Virginia Commonwealth University’s incoming class of student-athletes got a chance recently to meet – and to learn.
An event known as VCU P.R.I.D.E was hosted by the VCU Student-Athlete Advisory Committee (SAAC) and VCU’s Wellness Resource Center. It was for all freshmen and transfer student-athletes.
The event focused on changing the attitudes and expectations of student-athletes and included the distribution of several educational pieces.
SAAC members and peer mentors served as big brothers and sisters to discuss some of the issues that may occur during the transition to the life and responsibilities of a VCU student-athlete. The goal was to prepare the newcomers for the collegiate athletic experience and to give them solid advice on balancing life as a student and an athlete.
P.R.I.D.E. stands for Perseverance, Responsibility, Involvement, Dreams and Encouragement. Those were the primary topics discussed.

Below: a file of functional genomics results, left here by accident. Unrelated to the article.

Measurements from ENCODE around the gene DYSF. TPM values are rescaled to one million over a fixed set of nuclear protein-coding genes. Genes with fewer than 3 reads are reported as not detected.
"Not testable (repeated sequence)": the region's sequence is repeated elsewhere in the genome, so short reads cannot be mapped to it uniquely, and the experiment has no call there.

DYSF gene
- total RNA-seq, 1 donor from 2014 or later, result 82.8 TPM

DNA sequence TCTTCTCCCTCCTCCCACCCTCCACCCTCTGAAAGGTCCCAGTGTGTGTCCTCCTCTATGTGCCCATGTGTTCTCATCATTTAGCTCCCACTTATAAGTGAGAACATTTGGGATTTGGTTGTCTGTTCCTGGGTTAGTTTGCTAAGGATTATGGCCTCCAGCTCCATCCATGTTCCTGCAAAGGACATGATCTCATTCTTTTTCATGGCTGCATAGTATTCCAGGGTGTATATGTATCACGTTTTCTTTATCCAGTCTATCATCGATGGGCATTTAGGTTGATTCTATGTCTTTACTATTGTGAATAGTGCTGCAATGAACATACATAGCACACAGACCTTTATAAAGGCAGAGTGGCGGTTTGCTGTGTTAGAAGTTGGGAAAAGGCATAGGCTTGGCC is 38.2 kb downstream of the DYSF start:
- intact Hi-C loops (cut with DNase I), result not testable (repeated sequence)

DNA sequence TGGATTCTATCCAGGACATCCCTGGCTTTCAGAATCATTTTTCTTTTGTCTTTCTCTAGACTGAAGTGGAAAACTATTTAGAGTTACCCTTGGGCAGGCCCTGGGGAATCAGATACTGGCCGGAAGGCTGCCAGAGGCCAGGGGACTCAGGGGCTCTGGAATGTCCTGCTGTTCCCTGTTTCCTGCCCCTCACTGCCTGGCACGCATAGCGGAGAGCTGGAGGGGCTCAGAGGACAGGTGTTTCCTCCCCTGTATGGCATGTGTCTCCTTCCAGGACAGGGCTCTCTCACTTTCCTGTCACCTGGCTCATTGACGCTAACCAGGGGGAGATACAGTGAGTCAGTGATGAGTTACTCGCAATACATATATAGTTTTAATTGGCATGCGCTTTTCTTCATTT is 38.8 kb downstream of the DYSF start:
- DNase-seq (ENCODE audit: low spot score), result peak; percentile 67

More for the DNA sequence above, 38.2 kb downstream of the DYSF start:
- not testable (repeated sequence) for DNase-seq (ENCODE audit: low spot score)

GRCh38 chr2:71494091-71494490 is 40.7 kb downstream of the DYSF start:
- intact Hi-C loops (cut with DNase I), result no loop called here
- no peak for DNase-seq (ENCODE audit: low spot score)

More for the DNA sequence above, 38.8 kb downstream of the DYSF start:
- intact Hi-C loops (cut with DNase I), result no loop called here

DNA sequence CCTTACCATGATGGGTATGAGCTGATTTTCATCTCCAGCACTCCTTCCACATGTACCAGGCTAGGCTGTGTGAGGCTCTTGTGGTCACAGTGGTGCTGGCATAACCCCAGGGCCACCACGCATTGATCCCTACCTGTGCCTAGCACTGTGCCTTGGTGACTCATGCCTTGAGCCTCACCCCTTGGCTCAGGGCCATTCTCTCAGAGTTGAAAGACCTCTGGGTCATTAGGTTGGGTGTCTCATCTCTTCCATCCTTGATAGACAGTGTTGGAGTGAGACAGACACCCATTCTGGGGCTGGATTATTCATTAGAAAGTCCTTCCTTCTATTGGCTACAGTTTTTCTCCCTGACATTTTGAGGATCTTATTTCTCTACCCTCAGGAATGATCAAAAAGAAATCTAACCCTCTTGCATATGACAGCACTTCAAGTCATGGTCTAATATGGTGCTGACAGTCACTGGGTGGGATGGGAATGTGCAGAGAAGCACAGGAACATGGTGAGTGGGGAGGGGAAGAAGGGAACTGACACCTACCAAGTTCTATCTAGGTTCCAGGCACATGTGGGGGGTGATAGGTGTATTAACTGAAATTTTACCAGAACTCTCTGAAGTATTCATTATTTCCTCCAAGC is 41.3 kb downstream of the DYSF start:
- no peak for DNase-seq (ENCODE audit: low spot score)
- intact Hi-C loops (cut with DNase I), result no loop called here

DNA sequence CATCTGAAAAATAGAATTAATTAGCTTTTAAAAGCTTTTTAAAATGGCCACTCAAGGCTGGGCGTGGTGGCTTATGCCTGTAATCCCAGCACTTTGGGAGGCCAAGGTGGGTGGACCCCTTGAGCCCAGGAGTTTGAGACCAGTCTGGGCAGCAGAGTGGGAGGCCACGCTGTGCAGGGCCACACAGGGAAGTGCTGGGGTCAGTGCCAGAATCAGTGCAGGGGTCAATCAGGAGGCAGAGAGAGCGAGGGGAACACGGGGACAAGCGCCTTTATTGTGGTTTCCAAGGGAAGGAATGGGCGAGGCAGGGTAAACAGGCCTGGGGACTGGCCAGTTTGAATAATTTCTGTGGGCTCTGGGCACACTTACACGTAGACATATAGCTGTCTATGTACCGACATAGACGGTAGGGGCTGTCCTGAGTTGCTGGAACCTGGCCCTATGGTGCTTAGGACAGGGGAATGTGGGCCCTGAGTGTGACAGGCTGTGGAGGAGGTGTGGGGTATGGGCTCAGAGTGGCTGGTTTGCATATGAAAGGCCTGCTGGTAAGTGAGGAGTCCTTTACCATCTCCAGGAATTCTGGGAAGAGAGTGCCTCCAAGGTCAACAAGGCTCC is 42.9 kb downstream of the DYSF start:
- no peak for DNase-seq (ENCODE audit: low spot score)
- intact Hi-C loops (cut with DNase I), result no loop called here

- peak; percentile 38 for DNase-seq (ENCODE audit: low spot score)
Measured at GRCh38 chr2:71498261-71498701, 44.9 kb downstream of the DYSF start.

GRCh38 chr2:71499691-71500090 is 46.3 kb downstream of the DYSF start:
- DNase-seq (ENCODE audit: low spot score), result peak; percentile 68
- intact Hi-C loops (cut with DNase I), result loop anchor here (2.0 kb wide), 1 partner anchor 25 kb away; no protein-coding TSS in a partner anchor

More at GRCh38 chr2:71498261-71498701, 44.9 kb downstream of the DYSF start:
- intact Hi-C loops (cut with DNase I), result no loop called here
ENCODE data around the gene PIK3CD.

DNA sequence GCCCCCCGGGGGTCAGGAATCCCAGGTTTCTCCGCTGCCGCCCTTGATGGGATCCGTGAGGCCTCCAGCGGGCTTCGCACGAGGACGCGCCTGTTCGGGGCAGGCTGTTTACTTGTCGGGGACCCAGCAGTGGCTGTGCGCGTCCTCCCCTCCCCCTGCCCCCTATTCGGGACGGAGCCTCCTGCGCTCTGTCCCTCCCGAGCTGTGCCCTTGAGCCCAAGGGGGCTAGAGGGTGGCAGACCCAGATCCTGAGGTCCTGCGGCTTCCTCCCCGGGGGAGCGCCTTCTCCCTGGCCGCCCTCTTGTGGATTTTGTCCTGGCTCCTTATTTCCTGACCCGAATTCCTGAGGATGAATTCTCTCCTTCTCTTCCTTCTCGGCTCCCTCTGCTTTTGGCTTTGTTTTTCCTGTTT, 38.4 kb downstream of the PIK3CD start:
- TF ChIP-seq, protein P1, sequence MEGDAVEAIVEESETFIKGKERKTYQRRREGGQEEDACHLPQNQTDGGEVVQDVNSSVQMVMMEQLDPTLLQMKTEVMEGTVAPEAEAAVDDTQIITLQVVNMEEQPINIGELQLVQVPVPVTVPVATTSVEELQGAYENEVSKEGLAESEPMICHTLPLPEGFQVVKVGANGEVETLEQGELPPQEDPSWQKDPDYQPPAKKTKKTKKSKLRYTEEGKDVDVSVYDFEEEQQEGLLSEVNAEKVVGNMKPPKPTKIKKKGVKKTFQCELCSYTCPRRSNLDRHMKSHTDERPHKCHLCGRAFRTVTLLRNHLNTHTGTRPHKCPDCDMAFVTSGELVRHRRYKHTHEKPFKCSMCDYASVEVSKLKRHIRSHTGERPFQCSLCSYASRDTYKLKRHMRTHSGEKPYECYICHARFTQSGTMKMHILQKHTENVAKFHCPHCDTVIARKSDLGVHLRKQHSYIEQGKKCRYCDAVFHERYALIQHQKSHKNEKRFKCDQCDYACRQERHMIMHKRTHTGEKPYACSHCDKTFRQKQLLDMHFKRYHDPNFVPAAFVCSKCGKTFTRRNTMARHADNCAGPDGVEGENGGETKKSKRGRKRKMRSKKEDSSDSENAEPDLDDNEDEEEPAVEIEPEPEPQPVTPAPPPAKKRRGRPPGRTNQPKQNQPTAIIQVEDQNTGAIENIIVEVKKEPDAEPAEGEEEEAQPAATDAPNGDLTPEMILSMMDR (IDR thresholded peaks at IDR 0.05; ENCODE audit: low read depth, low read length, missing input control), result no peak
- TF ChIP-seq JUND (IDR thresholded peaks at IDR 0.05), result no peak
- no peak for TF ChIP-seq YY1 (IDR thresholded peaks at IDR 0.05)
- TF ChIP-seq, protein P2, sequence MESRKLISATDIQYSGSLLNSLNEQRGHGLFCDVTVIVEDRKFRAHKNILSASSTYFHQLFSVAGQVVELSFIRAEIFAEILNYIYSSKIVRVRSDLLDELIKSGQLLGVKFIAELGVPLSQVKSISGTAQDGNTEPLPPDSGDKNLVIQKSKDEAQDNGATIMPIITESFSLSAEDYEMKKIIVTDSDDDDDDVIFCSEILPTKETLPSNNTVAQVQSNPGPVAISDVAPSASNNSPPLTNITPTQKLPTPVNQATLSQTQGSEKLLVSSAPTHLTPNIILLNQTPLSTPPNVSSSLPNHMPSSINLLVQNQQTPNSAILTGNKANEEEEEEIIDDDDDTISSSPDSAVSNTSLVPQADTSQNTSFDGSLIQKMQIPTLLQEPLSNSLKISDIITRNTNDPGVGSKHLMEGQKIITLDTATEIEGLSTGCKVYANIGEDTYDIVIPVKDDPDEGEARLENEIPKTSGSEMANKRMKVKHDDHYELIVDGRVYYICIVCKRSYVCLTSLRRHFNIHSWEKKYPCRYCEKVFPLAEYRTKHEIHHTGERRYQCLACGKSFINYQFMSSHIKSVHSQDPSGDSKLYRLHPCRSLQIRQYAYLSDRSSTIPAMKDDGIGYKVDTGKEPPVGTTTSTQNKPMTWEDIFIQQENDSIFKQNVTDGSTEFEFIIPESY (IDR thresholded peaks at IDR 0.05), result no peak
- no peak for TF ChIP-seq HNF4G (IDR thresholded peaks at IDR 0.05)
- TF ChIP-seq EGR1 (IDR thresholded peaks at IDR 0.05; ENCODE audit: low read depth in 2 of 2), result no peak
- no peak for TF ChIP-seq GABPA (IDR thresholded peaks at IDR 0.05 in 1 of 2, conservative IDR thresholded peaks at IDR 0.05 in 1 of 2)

When the student-athletes came in, they were seated in groups of 10-12 at tables with SAAC members and peer mentors. As each topic of P.R.I.D.E. was introduced by SAAC President Grant Mathews, each table had 10 minutes to discuss topics.
Dr. Linda Hancock, director of the Wellness Resource Center, made an interactive presentation on the health norms at VCU. Students were asked questions through PowerPoint slides and had the opportunity to answer using the clicker.
One of the activities for responsibility included Bartender School with Dr. Hancock. This challenged the perceptions of what students think the measurements are for drinks. The goal was to share and teach party smart strategies and to prevent alcohol misuse.
“It was good to build relationships with the incoming athletes. It allows them to feel more comfortable and helps in their transition as a student-athlete,” said junior Amanda Adams, an SAAC member and member of the VCU women’s soccer team.
Said VCU Athletics Life Skills Coordinator Alisha Childress, “The P.R.I.D.E event was a success. The new student-athletes heard from upperclassmen on how to deal with the stresses of being a student-athlete, such as balancing classes while traveling, redshirting, injury, getting involved with activities outside of their sport, living on their own for the first time and being positive teammates.”
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